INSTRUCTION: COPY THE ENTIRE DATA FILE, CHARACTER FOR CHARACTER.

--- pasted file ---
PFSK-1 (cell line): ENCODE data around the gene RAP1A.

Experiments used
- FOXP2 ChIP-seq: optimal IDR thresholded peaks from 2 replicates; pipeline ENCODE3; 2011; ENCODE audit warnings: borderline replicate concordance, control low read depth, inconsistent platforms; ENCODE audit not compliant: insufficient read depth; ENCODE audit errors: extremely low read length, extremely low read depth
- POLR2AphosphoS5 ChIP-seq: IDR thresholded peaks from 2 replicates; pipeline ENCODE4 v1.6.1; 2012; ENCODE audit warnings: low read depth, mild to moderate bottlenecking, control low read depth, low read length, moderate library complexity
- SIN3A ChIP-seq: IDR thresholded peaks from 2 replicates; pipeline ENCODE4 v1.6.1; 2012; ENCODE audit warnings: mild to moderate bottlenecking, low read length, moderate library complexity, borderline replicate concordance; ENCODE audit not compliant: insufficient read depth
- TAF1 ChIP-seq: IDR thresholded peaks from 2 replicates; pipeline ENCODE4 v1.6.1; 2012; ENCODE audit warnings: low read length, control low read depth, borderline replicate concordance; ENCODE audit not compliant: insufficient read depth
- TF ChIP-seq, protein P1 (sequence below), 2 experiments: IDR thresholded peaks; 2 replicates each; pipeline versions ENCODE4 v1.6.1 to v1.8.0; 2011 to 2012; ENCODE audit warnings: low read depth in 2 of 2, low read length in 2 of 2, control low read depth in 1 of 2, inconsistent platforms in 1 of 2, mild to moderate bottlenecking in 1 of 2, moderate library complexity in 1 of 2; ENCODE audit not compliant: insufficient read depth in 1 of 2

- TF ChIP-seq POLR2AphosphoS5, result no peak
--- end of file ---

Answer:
PFSK-1 (cell line): ENCODE data around the gene RAP1A.

Experiments used
- FOXP2 ChIP-seq: optimal IDR thresholded peaks from 2 replicates; pipeline ENCODE3; 2011; ENCODE audit warnings: borderline replicate concordance, control low read depth, inconsistent platforms; ENCODE audit not compliant: insufficient read depth; ENCODE audit errors: extremely low read length, extremely low read depth
- POLR2AphosphoS5 ChIP-seq: IDR thresholded peaks from 2 replicates; pipeline ENCODE4 v1.6.1; 2012; ENCODE audit warnings: low read depth, mild to moderate bottlenecking, control low read depth, low read length, moderate library complexity
- SIN3A ChIP-seq: IDR thresholded peaks from 2 replicates; pipeline ENCODE4 v1.6.1; 2012; ENCODE audit warnings: mild to moderate bottlenecking, low read length, moderate library complexity, borderline replicate concordance; ENCODE audit not compliant: insufficient read depth
- TAF1 ChIP-seq: IDR thresholded peaks from 2 replicates; pipeline ENCODE4 v1.6.1; 2012; ENCODE audit warnings: low read length, control low read depth, borderline replicate concordance; ENCODE audit not compliant: insufficient read depth
- TF ChIP-seq, protein P1 (sequence below), 2 experiments: IDR thresholded peaks; 2 replicates each; pipeline versions ENCODE4 v1.6.1 to v1.8.0; 2011 to 2012; ENCODE audit warnings: low read depth in 2 of 2, low read length in 2 of 2, control low read depth in 1 of 2, inconsistent platforms in 1 of 2, mild to moderate bottlenecking in 1 of 2, moderate library complexity in 1 of 2; ENCODE audit not compliant: insufficient read depth in 1 of 2

- TF ChIP-seq POLR2AphosphoS5, result no peak